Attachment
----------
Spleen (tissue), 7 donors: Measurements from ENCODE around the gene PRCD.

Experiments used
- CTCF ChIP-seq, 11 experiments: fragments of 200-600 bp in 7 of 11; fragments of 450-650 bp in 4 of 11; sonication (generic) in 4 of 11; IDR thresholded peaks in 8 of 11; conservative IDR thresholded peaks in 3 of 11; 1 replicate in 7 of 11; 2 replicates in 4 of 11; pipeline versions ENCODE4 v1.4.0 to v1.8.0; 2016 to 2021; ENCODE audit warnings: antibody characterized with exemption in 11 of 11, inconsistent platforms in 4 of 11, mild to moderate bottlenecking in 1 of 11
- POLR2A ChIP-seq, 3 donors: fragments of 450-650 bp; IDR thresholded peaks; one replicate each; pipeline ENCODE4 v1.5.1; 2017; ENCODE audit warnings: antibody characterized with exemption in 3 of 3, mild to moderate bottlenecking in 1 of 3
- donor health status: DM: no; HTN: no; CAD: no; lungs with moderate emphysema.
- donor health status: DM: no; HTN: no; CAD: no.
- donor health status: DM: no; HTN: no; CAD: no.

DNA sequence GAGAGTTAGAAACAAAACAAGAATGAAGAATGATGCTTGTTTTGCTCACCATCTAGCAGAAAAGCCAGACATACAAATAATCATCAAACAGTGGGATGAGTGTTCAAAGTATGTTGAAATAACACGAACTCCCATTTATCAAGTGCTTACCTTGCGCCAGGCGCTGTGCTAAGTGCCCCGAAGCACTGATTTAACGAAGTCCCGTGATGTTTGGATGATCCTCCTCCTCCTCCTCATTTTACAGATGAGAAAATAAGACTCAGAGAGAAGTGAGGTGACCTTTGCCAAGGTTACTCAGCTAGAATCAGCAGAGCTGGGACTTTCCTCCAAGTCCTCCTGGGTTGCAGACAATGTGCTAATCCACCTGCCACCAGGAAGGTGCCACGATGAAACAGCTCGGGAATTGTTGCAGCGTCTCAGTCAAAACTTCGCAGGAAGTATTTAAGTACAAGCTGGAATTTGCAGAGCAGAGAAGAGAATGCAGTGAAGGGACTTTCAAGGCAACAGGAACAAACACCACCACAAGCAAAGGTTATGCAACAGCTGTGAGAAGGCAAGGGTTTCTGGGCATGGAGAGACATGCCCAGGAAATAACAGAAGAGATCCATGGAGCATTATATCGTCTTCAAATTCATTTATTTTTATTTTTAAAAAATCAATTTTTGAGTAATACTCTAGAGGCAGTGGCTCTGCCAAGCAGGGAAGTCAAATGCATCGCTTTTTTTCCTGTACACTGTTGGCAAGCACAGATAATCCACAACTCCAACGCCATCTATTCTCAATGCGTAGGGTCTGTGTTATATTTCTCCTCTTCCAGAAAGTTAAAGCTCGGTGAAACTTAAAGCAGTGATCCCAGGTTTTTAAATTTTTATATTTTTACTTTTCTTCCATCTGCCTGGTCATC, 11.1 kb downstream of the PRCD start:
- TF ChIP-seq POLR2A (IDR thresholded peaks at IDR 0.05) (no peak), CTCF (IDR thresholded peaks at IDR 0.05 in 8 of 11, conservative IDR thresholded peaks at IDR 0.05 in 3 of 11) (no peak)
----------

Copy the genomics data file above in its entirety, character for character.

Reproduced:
Spleen (tissue), 7 donors: Measurements from ENCODE around the gene PRCD.

Experiments used
- CTCF ChIP-seq, 11 experiments: fragments of 200-600 bp in 7 of 11; fragments of 450-650 bp in 4 of 11; sonication (generic) in 4 of 11; IDR thresholded peaks in 8 of 11; conservative IDR thresholded peaks in 3 of 11; 1 replicate in 7 of 11; 2 replicates in 4 of 11; pipeline versions ENCODE4 v1.4.0 to v1.8.0; 2016 to 2021; ENCODE audit warnings: antibody characterized with exemption in 11 of 11, inconsistent platforms in 4 of 11, mild to moderate bottlenecking in 1 of 11
- POLR2A ChIP-seq, 3 donors: fragments of 450-650 bp; IDR thresholded peaks; one replicate each; pipeline ENCODE4 v1.5.1; 2017; ENCODE audit warnings: antibody characterized with exemption in 3 of 3, mild to moderate bottlenecking in 1 of 3
- donor health status: DM: no; HTN: no; CAD: no; lungs with moderate emphysema.
- donor health status: DM: no; HTN: no; CAD: no.
- donor health status: DM: no; HTN: no; CAD: no.

DNA sequence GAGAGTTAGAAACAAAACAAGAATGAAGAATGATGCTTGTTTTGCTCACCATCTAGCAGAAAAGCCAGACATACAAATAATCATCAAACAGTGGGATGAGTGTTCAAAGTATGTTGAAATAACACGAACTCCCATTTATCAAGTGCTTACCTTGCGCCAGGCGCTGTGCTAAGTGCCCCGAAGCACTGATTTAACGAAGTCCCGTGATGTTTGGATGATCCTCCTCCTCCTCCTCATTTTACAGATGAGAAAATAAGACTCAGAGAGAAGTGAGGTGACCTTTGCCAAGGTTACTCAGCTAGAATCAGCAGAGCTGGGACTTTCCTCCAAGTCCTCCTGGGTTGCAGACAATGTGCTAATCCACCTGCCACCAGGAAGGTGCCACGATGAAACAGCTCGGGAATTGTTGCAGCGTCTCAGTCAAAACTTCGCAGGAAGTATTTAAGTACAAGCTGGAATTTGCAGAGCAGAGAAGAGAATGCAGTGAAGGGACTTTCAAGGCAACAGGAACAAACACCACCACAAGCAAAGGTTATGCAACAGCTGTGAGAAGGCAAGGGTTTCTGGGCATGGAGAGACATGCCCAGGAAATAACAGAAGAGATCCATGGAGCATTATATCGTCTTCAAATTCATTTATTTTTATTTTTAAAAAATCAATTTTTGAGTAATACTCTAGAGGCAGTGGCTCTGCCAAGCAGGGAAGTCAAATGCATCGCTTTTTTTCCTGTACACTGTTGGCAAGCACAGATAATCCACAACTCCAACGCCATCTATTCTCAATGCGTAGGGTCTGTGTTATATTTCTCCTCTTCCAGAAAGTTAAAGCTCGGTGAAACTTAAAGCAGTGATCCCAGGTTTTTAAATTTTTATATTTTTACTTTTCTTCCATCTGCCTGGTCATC, 11.1 kb downstream of the PRCD start:
- TF ChIP-seq POLR2A (IDR thresholded peaks at IDR 0.05) (no peak), CTCF (IDR thresholded peaks at IDR 0.05 in 8 of 11, conservative IDR thresholded peaks at IDR 0.05 in 3 of 11) (no peak)